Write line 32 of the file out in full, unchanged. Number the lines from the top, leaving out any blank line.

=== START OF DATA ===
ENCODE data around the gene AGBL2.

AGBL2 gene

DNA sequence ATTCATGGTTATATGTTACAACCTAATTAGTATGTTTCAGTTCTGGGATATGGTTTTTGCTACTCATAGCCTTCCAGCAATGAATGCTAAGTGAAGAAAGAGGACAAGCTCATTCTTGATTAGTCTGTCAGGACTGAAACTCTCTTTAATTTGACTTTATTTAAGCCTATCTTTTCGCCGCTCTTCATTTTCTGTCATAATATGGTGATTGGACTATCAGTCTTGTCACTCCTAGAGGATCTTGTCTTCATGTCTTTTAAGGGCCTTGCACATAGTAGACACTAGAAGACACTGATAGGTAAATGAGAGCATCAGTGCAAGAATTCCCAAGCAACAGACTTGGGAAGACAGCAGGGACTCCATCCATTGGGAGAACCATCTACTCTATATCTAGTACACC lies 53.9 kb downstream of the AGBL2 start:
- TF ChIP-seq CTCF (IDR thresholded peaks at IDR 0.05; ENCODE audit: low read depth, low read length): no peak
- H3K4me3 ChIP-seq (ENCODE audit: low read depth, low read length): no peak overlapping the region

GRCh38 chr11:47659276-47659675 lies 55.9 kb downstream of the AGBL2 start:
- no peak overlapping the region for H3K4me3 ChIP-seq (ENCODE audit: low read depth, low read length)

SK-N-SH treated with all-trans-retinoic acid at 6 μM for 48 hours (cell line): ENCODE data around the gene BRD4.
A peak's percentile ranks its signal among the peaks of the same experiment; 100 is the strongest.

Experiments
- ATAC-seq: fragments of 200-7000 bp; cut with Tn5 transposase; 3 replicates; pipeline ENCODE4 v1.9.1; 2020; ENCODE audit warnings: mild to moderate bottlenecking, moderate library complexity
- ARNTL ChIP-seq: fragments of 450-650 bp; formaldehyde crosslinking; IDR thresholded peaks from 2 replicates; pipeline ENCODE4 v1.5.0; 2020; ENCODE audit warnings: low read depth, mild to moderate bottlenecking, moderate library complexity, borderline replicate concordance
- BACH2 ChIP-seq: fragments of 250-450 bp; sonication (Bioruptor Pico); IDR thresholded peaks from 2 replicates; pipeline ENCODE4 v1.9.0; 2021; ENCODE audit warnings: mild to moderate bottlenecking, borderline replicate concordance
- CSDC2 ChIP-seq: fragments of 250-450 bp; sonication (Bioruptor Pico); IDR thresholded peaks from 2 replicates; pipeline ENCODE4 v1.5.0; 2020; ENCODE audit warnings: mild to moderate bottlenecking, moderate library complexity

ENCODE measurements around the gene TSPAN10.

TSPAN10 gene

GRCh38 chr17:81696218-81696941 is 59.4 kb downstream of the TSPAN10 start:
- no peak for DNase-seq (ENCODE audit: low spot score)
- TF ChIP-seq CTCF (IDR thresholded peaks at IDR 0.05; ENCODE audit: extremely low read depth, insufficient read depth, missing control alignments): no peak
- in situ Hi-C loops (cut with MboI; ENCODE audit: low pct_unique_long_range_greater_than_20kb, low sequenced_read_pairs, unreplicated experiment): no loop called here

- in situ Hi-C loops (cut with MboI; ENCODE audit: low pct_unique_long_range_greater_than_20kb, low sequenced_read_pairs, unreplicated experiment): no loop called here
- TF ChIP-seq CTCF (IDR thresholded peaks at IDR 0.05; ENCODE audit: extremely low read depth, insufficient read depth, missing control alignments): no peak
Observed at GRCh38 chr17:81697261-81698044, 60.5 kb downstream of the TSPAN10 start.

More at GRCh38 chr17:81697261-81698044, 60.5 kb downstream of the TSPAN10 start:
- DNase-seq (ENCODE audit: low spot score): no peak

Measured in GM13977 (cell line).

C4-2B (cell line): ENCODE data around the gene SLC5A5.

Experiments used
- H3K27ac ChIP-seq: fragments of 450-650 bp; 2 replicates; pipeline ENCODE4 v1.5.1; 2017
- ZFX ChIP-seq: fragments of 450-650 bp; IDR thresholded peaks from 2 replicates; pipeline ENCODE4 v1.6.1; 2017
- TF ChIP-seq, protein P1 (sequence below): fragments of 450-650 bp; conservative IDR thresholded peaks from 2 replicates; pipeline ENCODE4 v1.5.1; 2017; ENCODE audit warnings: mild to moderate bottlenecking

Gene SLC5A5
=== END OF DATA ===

Gene SLC5A5